PhD position @ Deakin University – Emerging technologies for native wildlife assessment: drones and machine learning for koala and kangaroo population monitoring and habitat assessment

PhD Opportunity – Deakin University supervised by Associate Professor Daniel Ierodiaconou, Dr Desley Whisson and Lachlan Howell

We are looking for a PhD candidate interested in ecology, predictive habitat modelling, remotely piloted aircraft systems (RPAS; or drones), and/or machine learning to join the Centre For Integrative Ecology at Deakin University within an exciting research project developing improved monitoring techniques for koala and kangaroo populations and habitat.

The Project:

Conservation practitioners and land managers require the most robust, efficient, accurate, and cost-effective wildlife monitoring techniques in order to manage species and their diverse habitats across vast Victorian landscapes.

Survey methods that provide evidence to support critical wildlife decisions such as relocation, control or take no action, are often contested, due to questions around the accuracy, cost, difficulty, and time required to undertake reliable surveys. Emerging technologies such as compact remote sensing technology, remotely piloted aircraft systems (RPAS; or Drones), rapid digital image processing and machine learning technologies provide opportunities to improve the efficiency and accuracy of wildlife monitoring and habitat assessments.  

This project aims to develop, implement and evaluate a range of these new approaches to monitor wildlife populations and habitat conditions. The project will incorporate conventional field-based surveys and emerging aerial survey techniques (including drones) combined with machine (deep) learning to identify improved monitoring approaches for koalas and kangaroos and their habitats.

The Bushfires and Natural Hazards Cooperative Research Centre-funded project is an exciting opportunity to collaborate and study across disciplines. The project draws on expertise from the Deakin Schools of Life and Environmental Sciences, Information Technology, and Business and Law. The project also involves collaborations across government, including the Victorian Department of Environment, Land, Water and Planning, the Arthur Rylah Institute, and Parks Victoria.

The specific roles of the PhD candidate include:

  • Build and test predictive models to characterise vegetation quality for koalas and kangaroos using drone and ground-collected data.
  • Assist IT experts in developing continuous scanning machine learning using recently developed heterogeneous data fusion techniques based on fuzzy Choquet integration of deep convolutional neural network classifiers. The candidate will collaborate to produce a novel automated vertebrate detection architecture from multispectral imagery captured from drones for koalas and kangaroos.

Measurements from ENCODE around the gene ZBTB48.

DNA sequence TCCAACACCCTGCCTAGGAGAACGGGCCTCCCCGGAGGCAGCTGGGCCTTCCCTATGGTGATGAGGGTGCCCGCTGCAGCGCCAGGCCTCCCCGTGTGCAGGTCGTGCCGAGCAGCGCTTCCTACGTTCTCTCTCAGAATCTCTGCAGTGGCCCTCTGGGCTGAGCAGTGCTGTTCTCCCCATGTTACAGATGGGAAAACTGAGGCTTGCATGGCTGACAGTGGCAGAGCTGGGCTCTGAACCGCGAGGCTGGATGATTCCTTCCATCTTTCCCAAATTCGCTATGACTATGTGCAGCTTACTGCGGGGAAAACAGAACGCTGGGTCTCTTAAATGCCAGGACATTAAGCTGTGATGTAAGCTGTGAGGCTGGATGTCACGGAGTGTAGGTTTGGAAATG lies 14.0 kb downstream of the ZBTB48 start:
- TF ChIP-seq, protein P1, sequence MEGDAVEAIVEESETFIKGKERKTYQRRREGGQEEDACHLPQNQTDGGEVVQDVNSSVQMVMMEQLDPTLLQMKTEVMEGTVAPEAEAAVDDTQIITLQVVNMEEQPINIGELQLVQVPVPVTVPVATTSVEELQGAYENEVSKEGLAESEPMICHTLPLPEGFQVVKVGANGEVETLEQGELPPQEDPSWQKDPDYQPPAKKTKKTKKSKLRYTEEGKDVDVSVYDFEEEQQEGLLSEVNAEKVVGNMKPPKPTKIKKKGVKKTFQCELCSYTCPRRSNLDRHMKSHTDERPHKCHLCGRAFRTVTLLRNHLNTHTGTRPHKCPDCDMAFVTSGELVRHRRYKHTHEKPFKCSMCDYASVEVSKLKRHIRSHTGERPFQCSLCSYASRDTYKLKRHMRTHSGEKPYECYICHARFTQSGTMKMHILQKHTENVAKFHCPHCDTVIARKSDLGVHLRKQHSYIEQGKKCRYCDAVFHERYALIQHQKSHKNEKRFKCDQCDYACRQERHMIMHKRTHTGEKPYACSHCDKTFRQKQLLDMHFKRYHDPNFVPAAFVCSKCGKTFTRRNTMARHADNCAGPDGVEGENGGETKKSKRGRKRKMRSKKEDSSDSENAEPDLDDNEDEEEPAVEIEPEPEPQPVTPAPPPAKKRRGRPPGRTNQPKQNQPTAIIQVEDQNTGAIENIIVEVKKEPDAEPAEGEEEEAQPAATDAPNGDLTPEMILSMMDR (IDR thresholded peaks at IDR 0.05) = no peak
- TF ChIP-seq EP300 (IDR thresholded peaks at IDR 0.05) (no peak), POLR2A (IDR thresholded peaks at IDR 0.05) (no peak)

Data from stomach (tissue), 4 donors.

• Assist in koala and kangaroo field work in remote areas (e.g., SW Victoria, Otways or South Gippsland for koalas & NW Victoria, Murray-Sunset, Hattah-Kulkyne and Wyperfeld national parks for kangaroos). Field work will include conducting conventional field surveys and supporting drone pilot teams as a spotter.
  • Annotate drone-collected video data sets for koalas, kangaroos and habitat, including visual, multispectral and thermal footage of habitat condition and koala/kangaroo detections.

Essential Qualifications:

  • A relevant undergraduate degree (e.g., degree in IT/computer science or science and/or environmental science) in a relevant area (e.g., GIS and remote sensing, spatial science, machine learning, biodiversity conservation/ecology).
  • Class 1 Honours or Masters, also in a relevant area.  

Knowledge, skills and experience:


  • Demonstrated ability to work independently as well as collaborate and work effectively in a team-based environment. The successful candidate will study in a large and diverse project team involving partners in government departments and research institutions.
  • Demonstrated quantitative skills in data analysis.
  • Proven scientific writing skills.


Undergraduate, research and/or technical experience (or a demonstrated capacity to develop skills) in the below listed areas would be an advantage:

  • Familiarity/experience with machine learning and artificial intelligence.
  • Predictive habitat modelling and quantitative spatial ecology/remote sensing.
  • Survey/monitoring techniques for large mammals and/or arboreal mammals.
  • Qualifications and/or experience with remotely piloted aircraft systems (RPAS; or drones).
  • Capacity to undertake efficient ecological field work in remote areas. 

The successful candidate will be supervised by Associate Professor Daniel Ierodiaconou, Dr Desley Whisson and Lachlan Howell.

The successful candidate will be awarded a 3-year PhD Scholarship (~AU$28,000 p.a. tax free) and will be based at Deakin University’s Burwood campus (Melbourne). Please note: the broader research project has commenced, therefore applicants who are able to start in the first quarter of 2022 will be prioritised. While all applicants will be welcomed, due to COVID-19 and the preferred starting period, domestic applicants may be prioritised.

Interested in applying?

Interested candidates should contact Lachlan Howell (, the Principal Research Fellow on this project. The candidate should forward the following documents: 1) An updated CV highlighting their skills, education, relevant work experience and any publications; 2) A cover letter (no more than 3 pages) that specifically addresses each of the selection criteria, including an introductory paragraph outlining their interest in the position.

Closing date: Wednesday, 2nd February 2022 @ 5pm

For more available positions within the CIE please visit our Current Vacancies page.